What is muscle “Activation”?

The Tennis Physio
Jul 29 · 8 min read

Aka: What is “Turning On” what wasn’t really “off” in the first place.

Has anyone else noticed an overuse of the term “Activation”. It’s everywhere.

Physios say it.

Personal Trainers say it.

Instagram Fitness Gurus say it.

Wonder Twins say it.

Therefore, those who listen to Physios/PTs/Instagram Gurus, then say it.

This is what happens when you Google it:

You will find a list of complex, scientific-sounding terms most often used by scientific-sounding people.

Eventually when trying to get a single sentence about what is going on, one will find something like: “Muscle activation is when a muscle is turned on for a task”

So then you will ask…

You will usually find something like this: “A muscle turns on when it is activated”.

So then you Google, “What is muscle activation” and then you end up in an endless pseudoscientific loop of nonsense.


The problem is, when you dumb down things like neuroscience and medicine down so far, it loses all meaning and “Professionals” can start taking advantage of it by making you do specific things for the wrong reasons, and sometimes no reason.

So, I will now attempt the very dangerous and highly challenging task of simplifying what “Muscle Activation” is:

Muscle activation is when you shorten (contract)a specific muscle, and hopefully then relax it afterwards.

…..because muscles shorten and relax that’s their job.

A muscle that shortens, but doesn’t relaxes, is in a state of spasticity. This occurs in Cerebral palsy.

Granted, you can have a weak and strong neural impulse to excite a muscle…. however, popular culture loves to work off False Dichotomies, so you’re probably more likely to hear about “turning on” or “turning off”.

However, as it is impossible to shorten/relax a single muscle (eg: Gluteus Medius) without jabbing invasive electrodes through the skin and fascia and into the specific target muscle and then electrically stimulating that specific muscle, it is much more likely that “muscle activation” is the contracting/relaxing of one or more muscle groups/complexes (eg: Calf Complex -> Gastrocnemius, Soleus, Peroneals, Tibialis Posterior)

Hopefully that attempted explanation of “muscle activation”, a complex neurological, biochemical and biomechanical process, wasn’t too much of a brainsplosion.


…but what about all the stuff the _______therapist (insert a respected profession here) told me? Which I’ve also confirmed via my own Research*

*“Research” — usually Googling with a dash of Confirmation bias.

Rhetorical question #1:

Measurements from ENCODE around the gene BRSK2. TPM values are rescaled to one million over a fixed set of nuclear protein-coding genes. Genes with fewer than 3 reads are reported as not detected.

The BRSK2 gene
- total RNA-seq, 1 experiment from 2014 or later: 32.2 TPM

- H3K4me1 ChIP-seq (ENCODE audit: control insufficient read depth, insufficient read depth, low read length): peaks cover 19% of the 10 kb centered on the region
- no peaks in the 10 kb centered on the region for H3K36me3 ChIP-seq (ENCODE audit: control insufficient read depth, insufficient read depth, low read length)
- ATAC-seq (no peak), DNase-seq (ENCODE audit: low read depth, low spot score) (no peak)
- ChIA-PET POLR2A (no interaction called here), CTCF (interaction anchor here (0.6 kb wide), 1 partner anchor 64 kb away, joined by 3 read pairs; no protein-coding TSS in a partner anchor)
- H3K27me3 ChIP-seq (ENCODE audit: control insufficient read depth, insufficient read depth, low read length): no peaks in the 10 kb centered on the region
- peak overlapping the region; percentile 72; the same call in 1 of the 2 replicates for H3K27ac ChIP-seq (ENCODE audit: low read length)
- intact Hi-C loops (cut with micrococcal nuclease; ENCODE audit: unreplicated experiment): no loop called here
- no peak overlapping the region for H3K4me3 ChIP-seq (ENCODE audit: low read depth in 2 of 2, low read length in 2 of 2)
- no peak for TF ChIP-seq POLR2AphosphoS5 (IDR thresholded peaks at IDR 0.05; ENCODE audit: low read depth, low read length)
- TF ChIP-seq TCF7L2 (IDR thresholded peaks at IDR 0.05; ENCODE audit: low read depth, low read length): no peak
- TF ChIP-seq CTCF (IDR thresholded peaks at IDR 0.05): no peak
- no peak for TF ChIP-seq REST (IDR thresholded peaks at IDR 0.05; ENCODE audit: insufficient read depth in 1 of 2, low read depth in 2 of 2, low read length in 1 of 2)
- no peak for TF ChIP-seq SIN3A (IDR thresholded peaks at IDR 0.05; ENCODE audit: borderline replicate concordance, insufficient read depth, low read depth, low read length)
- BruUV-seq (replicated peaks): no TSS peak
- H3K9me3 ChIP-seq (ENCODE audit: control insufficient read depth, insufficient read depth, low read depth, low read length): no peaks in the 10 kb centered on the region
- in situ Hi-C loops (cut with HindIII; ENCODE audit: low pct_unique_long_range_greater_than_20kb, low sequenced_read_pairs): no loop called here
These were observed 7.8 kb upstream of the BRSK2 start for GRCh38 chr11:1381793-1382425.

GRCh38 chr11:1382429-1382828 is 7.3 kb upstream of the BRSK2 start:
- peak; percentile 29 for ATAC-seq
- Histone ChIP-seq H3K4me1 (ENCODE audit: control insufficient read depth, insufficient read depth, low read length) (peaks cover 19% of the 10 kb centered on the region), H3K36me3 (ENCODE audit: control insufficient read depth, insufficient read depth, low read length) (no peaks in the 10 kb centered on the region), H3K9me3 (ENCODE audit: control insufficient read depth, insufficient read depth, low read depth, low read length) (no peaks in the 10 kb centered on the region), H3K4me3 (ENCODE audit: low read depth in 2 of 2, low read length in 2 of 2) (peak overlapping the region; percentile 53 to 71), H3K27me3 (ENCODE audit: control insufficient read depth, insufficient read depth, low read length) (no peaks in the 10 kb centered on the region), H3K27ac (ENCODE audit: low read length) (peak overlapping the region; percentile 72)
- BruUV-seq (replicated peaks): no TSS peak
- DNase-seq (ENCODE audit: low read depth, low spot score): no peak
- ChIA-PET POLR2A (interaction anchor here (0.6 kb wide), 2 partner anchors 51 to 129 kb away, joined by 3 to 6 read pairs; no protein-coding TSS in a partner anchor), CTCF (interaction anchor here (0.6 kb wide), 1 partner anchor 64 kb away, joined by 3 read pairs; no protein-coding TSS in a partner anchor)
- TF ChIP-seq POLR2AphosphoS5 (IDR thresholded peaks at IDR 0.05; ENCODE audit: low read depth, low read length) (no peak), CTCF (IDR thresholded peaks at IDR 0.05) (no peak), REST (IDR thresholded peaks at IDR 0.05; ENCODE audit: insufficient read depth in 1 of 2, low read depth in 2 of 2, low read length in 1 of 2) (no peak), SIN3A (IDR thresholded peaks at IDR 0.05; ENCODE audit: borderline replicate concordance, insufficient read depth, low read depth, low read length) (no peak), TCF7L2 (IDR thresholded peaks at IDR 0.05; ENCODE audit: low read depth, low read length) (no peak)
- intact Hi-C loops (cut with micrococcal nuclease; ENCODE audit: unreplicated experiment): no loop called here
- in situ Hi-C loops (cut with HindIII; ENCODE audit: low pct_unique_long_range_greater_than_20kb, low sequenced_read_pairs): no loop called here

Someone just told me I have “Dead Butt Syndrome”, I’m not turning my glutes on, is this true?

No. Well it depends… if you are dead, then yes. If not, no.

Rhetorical question #2:

If “Muscle Activation” is simply the contracting/relaxing of a muscle group, rather than a specific muscle, do we need to get specific?

No. No we don’t.

For example,a group exercise class instructor telling their class to squeeze their glutes (“tense your buttocks”) in order to contract the glutes (“activating the glutes”) before squatting.

Or another example, a Physio asks a patient to “turn on” their VMO in their quads (which can’t be done in isolation and may not actually matter)

Or, a Pilates Instructor tells their client to “activate” their “weak TA.”(TA = transverse abdominis… probably never a real issue to begin with.)

Or, an Instagram “Shoulder Guru” (already a ‘red flag’) says to do a Lat Pulldown whilst squeezing the bottom of your shoulder blades together to target “lower traps” (because a study on overhead athletes once found that lower traps are inhibited in people with shoulder pain….. which has been quoted when talking about Lower Traps ever since... for normal people... who aren’t overhead athletes.)

And so many more: scapulothoracic activation for all patients with “poor posture”, medial plantar arch(tib post) activation for every “overpronator”, deep neck flexor activation for every sore “turtle neck”, the list goes on, confusing patients, sometimes belittling them and often disempowering them.

All of these muscles are supposedly off/dead/inactivated.

Additionally, it’s important to note that the “core” is activated more during a normal back squat than during a plank exercise or targeted “core activation” exercise, even if you aren’t a skinny female, dressed in colourful leggings (which we all know, is a sign of someone with an excellent “core”…or at the very least, on a never-ending quest to find it.)


So do we actually need to concentrate on “activating” regions of our body before we perform a functional movement:

…..The short answer is: no, not usually, but sometimes, it depends. (The answer that Dr Google should provide for every search of a Complex Healthcare issue)


So why does it “depend”?

Let’s have a look at a population of patients that needs work on “muscle activation” that is specific and also intensive, Stroke patients (aka Cerebrovascular Aneurysm or CVA).